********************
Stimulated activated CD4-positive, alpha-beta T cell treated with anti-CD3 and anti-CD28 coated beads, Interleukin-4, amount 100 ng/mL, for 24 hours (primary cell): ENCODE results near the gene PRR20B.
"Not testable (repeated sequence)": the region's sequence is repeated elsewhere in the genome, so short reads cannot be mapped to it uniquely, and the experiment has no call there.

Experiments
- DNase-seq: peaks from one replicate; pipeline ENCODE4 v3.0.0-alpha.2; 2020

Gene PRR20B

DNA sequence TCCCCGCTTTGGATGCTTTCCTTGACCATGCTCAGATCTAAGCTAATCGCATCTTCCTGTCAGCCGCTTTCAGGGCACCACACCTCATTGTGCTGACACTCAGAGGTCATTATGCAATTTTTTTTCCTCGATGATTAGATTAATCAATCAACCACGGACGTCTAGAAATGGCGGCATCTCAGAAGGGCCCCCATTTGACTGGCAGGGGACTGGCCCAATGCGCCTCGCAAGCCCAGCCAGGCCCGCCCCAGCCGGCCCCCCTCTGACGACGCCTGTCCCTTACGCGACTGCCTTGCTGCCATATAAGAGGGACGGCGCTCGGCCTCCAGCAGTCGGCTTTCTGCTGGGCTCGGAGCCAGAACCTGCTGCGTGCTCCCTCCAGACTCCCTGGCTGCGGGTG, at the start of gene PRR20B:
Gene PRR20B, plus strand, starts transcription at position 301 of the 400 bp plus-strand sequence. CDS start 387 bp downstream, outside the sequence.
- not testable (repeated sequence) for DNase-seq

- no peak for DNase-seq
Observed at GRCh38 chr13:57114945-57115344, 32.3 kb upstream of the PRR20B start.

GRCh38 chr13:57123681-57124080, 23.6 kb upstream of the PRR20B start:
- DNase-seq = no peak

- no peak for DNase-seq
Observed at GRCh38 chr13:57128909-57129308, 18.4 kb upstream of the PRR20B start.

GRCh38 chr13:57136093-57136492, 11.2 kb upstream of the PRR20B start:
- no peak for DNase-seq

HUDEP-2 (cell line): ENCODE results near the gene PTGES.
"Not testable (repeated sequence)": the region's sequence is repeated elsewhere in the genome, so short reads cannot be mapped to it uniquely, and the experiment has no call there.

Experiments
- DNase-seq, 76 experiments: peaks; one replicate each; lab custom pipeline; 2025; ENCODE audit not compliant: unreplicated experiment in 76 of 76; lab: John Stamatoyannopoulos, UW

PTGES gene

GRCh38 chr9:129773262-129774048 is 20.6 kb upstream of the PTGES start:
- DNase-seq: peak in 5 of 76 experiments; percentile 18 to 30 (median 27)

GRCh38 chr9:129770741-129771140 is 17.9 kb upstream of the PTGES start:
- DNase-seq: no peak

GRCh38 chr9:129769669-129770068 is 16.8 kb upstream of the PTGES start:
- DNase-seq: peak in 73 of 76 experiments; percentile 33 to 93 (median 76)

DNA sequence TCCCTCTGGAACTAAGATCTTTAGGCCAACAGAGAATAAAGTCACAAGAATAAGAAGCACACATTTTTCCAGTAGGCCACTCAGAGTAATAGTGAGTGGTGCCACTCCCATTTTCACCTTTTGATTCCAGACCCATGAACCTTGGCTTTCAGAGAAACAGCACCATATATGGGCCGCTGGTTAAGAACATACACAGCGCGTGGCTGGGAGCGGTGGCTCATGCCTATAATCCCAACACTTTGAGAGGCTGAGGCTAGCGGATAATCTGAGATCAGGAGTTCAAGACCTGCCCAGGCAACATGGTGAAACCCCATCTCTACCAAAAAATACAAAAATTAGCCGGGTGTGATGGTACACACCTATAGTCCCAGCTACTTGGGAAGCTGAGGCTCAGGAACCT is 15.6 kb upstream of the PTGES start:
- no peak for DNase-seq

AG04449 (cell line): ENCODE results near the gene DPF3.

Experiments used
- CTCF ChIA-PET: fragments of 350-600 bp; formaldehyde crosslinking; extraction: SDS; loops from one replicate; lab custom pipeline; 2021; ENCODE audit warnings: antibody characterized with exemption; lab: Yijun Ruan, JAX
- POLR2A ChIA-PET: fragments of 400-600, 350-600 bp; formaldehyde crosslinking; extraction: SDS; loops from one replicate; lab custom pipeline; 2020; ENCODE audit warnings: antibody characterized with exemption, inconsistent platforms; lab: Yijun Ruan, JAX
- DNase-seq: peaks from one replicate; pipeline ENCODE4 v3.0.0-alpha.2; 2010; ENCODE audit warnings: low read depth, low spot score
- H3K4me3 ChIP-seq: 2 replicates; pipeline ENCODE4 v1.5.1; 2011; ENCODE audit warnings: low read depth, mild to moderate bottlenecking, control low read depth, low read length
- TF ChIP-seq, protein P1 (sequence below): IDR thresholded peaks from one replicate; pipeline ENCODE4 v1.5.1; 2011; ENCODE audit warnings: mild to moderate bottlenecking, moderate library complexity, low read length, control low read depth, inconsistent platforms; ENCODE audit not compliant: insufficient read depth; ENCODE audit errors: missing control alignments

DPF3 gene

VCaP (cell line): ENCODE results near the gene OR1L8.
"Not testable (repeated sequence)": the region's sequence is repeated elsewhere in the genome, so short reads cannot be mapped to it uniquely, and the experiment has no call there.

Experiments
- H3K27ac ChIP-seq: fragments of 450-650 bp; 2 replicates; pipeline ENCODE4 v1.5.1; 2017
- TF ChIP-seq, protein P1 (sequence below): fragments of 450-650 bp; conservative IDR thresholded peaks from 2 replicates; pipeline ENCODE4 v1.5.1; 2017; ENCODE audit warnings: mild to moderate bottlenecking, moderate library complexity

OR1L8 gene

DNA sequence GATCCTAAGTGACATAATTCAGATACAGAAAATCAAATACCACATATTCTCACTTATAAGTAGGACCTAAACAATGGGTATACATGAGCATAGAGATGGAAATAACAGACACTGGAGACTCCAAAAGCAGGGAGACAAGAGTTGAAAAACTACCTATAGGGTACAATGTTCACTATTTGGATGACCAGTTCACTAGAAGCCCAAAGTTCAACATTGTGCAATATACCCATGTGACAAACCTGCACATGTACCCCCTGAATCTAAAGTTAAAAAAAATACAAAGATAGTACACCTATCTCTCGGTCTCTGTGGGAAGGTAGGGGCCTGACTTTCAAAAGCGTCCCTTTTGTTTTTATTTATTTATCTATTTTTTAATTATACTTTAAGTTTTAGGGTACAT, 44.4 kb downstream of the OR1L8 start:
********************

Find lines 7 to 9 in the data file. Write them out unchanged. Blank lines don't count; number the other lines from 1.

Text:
Gene PRR20B, plus strand, starts transcription at position 301 of the 400 bp plus-strand sequence. CDS start 387 bp downstream, outside the sequence.
- not testable (repeated sequence) for DNase-seq

- no peak for DNase-seq